And yes a handheld (incident in my case) can add extra time but having an objective measurement to train myself against and match my tools to provided a huge improvement in my exposure setting skill.

    It allowed me to understand how each meter saw things, and more importantly, how they got fooled. The incident meter allowed me to "calibrate" my system across all my camera meters. In essence I learned how I had to use each meter to match the reading given by the incident meter and how to judge many situations without a meter.

    Still and yet and probably always, for situations I view as truly important, I whip out the incident meter.
     
  20. L Gebhardt

    L Gebhardt Subscriber

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  21. Tom Richard

    Tom Richard Member

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    I have used that one with good results as well as another one that looks very vintage. I have also used a fairly expensive pinhole meter (i think its french?) and the thing is that they all give me the same reading. I spent one day walking around, metering and firing off testshot with a Canon 5DmkII, i would say that 99% of the images were accurate according to the Canon meter as well as the exposures.
     
  22. jwatts

    jwatts Member

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    The app I believe most people are referring to is just called "light meter" its free.
     
  23. andrewf

    andrewf Member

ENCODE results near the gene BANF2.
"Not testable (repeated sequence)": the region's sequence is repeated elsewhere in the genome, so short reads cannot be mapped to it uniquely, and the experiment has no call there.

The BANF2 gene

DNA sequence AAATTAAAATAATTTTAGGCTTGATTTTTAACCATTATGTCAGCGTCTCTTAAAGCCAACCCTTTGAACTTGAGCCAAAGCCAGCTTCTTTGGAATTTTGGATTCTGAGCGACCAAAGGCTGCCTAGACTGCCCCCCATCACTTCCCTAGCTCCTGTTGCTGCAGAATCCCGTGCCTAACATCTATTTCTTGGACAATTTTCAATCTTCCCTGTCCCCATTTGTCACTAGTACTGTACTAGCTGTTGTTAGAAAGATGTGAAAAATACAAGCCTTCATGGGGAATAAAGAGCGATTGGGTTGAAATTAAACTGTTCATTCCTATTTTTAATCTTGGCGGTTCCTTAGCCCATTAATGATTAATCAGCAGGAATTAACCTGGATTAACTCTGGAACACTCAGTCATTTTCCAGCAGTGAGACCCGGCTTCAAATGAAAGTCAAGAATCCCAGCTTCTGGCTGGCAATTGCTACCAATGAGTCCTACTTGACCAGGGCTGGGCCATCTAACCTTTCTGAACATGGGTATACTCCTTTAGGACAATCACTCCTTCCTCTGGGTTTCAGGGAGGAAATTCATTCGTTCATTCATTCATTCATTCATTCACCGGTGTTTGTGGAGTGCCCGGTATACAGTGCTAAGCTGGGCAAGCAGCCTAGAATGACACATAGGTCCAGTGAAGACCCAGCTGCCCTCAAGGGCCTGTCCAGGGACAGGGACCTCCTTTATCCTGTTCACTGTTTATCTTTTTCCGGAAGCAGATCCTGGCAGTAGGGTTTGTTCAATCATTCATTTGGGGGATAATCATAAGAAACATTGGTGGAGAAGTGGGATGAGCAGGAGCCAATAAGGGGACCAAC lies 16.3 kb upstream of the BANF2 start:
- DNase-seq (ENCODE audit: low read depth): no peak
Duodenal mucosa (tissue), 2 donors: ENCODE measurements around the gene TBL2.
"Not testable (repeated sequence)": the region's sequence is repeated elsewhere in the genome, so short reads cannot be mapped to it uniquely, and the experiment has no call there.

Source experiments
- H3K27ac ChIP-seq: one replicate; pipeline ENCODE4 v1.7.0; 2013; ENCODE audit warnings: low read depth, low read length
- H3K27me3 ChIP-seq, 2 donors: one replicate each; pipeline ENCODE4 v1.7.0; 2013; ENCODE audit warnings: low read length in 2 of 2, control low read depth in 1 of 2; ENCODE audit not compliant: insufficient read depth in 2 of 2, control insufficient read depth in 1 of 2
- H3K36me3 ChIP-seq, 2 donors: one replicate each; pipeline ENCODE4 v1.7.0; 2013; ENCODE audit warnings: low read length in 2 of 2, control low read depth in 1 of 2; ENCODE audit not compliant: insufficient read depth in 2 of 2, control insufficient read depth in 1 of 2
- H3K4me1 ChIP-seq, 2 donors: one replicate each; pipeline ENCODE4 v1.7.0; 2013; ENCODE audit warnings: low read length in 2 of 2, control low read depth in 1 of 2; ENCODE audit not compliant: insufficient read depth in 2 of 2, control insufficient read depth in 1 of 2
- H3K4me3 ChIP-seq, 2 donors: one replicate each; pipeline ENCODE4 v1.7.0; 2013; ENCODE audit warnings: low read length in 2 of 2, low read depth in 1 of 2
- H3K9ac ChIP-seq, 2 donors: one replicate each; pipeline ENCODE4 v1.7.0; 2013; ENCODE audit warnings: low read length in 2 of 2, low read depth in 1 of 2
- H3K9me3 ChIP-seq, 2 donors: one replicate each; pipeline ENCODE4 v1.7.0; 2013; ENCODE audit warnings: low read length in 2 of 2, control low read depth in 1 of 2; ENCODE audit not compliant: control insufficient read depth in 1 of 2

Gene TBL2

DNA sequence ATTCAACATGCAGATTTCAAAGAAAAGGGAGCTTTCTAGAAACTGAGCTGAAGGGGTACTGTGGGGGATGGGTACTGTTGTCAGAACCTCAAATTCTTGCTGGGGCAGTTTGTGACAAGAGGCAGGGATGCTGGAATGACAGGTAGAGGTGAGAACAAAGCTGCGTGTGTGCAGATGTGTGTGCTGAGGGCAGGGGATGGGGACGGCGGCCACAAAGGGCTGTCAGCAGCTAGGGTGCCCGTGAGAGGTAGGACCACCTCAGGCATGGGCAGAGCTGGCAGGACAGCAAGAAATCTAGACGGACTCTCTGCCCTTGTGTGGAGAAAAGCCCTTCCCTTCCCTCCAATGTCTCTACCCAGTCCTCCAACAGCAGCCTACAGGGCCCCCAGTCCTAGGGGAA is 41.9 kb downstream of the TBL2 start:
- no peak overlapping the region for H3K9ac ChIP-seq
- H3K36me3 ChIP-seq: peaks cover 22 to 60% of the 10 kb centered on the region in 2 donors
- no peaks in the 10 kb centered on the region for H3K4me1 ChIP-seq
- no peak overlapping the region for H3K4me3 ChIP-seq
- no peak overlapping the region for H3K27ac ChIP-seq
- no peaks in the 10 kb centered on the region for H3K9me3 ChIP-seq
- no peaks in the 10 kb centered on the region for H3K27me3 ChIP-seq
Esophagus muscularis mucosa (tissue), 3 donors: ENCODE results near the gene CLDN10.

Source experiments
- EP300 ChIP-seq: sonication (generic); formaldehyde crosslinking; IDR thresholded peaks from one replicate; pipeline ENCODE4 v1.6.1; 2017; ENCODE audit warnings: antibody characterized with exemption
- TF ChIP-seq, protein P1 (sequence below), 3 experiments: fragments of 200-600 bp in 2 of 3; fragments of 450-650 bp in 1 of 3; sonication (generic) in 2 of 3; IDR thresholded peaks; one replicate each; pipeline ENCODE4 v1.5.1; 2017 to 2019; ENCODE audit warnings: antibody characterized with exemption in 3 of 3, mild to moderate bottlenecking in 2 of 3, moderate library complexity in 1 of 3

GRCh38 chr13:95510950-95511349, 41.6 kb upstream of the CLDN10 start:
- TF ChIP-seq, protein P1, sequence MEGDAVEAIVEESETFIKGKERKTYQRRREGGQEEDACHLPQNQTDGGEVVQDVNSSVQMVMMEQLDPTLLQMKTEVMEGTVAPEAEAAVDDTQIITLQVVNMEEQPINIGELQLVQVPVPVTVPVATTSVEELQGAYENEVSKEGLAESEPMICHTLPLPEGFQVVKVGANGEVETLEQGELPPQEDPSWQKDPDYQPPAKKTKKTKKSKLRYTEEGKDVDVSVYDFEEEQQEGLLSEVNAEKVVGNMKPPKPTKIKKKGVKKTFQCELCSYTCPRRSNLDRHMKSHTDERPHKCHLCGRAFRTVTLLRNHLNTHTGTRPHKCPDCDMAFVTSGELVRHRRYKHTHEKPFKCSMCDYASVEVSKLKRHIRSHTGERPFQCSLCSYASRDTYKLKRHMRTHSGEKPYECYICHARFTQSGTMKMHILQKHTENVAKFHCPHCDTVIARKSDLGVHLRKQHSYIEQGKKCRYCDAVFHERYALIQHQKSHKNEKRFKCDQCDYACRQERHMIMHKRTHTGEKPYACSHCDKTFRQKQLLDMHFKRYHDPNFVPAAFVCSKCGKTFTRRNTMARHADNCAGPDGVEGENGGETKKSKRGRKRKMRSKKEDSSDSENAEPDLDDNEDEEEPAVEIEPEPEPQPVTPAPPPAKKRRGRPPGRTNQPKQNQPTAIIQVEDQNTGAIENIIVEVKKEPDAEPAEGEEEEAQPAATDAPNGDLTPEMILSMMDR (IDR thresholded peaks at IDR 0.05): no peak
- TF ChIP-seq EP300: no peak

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    If you're doing any landscapes, or shooting things at a distance, you will most likely need a spot meter. if you're able to measure the light falling directly on your subject then incident is OK.

    I have a Sekonic L-358 incident meter which works great and has served me well as an incident and flash meter but now I'm shooting medium format and my current favourite thing to shoot is landscapes, it's hard to meter accurately.

    I've got my eye on a 758DR. I'll sell the 358 on ebay and fork out the difference for the 758.
     
  24. markbarendt

    markbarendt Subscriber

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    The 358 is a great meter, I own two.

    The only thing that needs to happen to get an accurate reading with an incident meter is to "be in the same light as the subject matter". The easiest reading to take following this rule of thumb is the one where the meter is pointed straight back at the camera, because no offset is required to find the camera setting, you just use the numbers the meter spits out.

    That's not the only way to use an incident meter. If you per chance are in the shadow of a hill where you can't see the main light (sun), you can many times still take the reading the same way you just apply an offset, in this case probably about 2 stops.

    In practice, in the real world, this idea the equivalent of pointing a spot meter at a specific point in the scene and then deciding how that reading relates to the scene.

    With very little practice the relationships/offsets of alternative incident readings are pretty easy to figure out, consistent, and reliable.

    Once you understand and practice this concept there are few if any situations that would truly keep you from making a usable and accurate reading with your current meter.
     
  25. baachitraka

    baachitraka Subscriber

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    Incident meters are indeed good for landscapes. It may not go wrong if you incident meter the shadows/simulated shadows and hightlights and average them both.
     
  26. elekm

    elekm Member

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    I own the Sekonic L-508 and find it to do all that I want without any extra fussing about it. I've owned it for about a decade. It takes AA batteries. It has great battery life. And I think that it does all that I want I don't find it wanting in any way.

    My own thought is that if you're going to spend hundreds (or more) on a camera system, then spend a bit more for a high-quality light meter. It's a one-time purchase.